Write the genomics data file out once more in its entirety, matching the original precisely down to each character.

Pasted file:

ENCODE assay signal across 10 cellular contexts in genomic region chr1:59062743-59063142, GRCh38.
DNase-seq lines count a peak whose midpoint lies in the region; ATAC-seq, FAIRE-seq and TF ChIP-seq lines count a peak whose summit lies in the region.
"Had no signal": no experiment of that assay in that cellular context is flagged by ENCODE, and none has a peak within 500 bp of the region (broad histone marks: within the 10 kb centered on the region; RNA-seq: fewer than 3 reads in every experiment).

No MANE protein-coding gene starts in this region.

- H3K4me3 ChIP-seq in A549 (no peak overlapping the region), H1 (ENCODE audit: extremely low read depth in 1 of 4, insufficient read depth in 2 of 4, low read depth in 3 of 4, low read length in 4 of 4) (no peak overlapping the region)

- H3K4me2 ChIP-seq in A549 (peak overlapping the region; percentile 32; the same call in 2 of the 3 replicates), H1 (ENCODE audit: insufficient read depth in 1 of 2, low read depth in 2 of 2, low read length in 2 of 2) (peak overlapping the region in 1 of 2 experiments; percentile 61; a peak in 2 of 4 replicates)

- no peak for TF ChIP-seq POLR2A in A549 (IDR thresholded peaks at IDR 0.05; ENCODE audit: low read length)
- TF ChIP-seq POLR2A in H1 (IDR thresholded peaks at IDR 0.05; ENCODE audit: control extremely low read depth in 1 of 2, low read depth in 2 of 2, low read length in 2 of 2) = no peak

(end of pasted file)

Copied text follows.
ENCODE assay signal across 10 cellular contexts in genomic region chr1:59062743-59063142, GRCh38.
DNase-seq lines count a peak whose midpoint lies in the region; ATAC-seq, FAIRE-seq and TF ChIP-seq lines count a peak whose summit lies in the region.
"Had no signal": no experiment of that assay in that cellular context is flagged by ENCODE, and none has a peak within 500 bp of the region (broad histone marks: within the 10 kb centered on the region; RNA-seq: fewer than 3 reads in every experiment).

No MANE protein-coding gene starts in this region.

- H3K4me3 ChIP-seq in A549 (no peak overlapping the region), H1 (ENCODE audit: extremely low read depth in 1 of 4, insufficient read depth in 2 of 4, low read depth in 3 of 4, low read length in 4 of 4) (no peak overlapping the region)

- H3K4me2 ChIP-seq in A549 (peak overlapping the region; percentile 32; the same call in 2 of the 3 replicates), H1 (ENCODE audit: insufficient read depth in 1 of 2, low read depth in 2 of 2, low read length in 2 of 2) (peak overlapping the region in 1 of 2 experiments; percentile 61; a peak in 2 of 4 replicates)

- no peak for TF ChIP-seq POLR2A in A549 (IDR thresholded peaks at IDR 0.05; ENCODE audit: low read length)
- TF ChIP-seq POLR2A in H1 (IDR thresholded peaks at IDR 0.05; ENCODE audit: control extremely low read depth in 1 of 2, low read depth in 2 of 2, low read length in 2 of 2) = no peak